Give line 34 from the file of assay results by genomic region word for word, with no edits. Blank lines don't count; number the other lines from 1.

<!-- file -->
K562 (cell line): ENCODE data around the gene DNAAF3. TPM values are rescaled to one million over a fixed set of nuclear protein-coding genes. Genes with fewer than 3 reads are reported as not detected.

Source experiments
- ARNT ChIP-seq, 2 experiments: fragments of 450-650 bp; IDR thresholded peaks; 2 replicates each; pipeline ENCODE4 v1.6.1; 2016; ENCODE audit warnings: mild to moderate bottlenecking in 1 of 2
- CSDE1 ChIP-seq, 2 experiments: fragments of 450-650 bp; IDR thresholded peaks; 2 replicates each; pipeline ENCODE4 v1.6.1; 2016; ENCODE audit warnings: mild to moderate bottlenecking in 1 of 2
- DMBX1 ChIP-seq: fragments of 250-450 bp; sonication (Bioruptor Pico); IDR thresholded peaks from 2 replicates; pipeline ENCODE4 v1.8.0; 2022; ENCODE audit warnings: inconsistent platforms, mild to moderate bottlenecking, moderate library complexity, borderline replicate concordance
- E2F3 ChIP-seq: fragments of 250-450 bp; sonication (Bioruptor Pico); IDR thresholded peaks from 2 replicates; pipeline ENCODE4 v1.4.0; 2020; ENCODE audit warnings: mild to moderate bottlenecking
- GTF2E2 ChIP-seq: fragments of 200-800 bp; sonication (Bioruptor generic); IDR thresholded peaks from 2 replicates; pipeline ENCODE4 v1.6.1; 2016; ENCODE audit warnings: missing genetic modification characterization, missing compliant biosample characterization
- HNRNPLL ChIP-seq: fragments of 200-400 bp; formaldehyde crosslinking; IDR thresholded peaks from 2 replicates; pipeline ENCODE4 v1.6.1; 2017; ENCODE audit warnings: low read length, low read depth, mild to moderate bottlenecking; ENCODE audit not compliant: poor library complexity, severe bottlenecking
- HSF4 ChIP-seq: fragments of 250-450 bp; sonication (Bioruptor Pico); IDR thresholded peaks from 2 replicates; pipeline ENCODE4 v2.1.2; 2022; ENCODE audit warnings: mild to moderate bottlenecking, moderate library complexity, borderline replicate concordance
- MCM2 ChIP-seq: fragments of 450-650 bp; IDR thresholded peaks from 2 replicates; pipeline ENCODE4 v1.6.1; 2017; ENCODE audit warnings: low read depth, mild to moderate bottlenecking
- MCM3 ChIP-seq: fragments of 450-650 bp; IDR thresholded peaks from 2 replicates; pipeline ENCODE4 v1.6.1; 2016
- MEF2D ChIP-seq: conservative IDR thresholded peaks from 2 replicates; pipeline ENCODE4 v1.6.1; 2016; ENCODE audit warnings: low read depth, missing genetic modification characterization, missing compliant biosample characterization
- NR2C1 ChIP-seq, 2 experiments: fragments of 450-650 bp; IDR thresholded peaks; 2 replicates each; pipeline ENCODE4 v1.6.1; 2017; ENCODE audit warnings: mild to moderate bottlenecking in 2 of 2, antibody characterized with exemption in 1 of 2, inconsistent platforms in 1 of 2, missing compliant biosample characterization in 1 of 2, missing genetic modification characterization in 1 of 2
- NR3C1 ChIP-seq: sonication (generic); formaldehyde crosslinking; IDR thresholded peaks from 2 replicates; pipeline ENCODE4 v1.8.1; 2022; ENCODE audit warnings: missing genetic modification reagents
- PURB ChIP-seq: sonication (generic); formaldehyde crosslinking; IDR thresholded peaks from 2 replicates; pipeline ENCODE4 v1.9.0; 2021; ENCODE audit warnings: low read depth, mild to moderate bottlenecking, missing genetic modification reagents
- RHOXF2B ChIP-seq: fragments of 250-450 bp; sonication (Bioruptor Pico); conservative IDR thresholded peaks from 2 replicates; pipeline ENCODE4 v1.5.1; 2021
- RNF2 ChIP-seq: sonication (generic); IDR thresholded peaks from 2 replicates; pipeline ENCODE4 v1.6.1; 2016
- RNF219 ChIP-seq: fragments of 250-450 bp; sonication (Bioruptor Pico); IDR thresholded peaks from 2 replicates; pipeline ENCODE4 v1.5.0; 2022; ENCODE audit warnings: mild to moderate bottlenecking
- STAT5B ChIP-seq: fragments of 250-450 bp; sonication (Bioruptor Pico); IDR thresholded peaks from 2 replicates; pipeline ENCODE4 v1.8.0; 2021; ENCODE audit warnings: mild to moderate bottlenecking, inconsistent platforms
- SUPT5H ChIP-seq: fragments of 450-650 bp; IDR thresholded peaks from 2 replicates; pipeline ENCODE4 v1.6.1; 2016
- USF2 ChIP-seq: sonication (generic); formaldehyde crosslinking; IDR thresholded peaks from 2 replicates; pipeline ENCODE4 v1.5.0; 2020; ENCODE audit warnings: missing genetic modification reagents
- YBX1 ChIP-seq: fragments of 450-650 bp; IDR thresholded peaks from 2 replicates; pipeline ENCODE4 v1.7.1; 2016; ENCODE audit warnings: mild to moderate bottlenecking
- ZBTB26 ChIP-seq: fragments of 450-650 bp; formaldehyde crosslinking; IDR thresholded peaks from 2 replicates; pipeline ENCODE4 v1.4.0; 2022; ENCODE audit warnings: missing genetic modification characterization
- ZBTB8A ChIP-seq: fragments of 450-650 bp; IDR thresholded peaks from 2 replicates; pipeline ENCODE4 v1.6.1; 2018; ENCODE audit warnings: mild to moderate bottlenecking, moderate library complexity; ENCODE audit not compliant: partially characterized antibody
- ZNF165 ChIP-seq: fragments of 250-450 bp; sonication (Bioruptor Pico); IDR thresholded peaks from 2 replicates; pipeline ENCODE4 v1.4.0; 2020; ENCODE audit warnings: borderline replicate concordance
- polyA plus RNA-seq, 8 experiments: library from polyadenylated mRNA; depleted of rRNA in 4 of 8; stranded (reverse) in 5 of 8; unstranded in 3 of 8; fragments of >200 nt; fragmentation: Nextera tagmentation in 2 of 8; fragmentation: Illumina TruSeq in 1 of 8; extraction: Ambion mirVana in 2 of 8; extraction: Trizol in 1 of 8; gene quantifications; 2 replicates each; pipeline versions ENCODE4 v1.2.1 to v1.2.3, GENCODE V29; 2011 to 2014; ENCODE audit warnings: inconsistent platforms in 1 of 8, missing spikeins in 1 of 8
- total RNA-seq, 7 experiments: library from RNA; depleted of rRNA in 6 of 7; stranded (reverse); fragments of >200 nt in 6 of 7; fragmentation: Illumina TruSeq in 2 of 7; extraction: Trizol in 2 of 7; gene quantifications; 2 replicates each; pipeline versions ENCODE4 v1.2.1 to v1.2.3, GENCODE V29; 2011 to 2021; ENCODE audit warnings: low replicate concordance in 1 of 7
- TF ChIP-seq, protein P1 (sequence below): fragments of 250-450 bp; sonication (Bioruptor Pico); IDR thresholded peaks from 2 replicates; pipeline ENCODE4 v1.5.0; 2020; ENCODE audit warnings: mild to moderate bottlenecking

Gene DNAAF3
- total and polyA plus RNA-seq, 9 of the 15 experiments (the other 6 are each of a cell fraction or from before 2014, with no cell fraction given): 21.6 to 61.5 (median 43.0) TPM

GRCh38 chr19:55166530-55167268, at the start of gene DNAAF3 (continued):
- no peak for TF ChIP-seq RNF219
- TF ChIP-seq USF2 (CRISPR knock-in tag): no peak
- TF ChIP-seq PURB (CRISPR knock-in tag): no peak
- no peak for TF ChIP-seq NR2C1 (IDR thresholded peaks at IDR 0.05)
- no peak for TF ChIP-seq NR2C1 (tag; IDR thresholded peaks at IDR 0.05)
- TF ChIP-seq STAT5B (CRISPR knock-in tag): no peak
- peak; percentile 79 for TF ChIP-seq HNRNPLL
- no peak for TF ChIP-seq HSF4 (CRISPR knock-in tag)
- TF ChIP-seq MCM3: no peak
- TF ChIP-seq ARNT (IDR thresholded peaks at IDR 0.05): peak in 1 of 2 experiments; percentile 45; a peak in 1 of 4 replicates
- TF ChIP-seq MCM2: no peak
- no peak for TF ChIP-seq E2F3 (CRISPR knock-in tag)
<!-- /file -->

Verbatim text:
- TF ChIP-seq PURB (CRISPR knock-in tag): no peak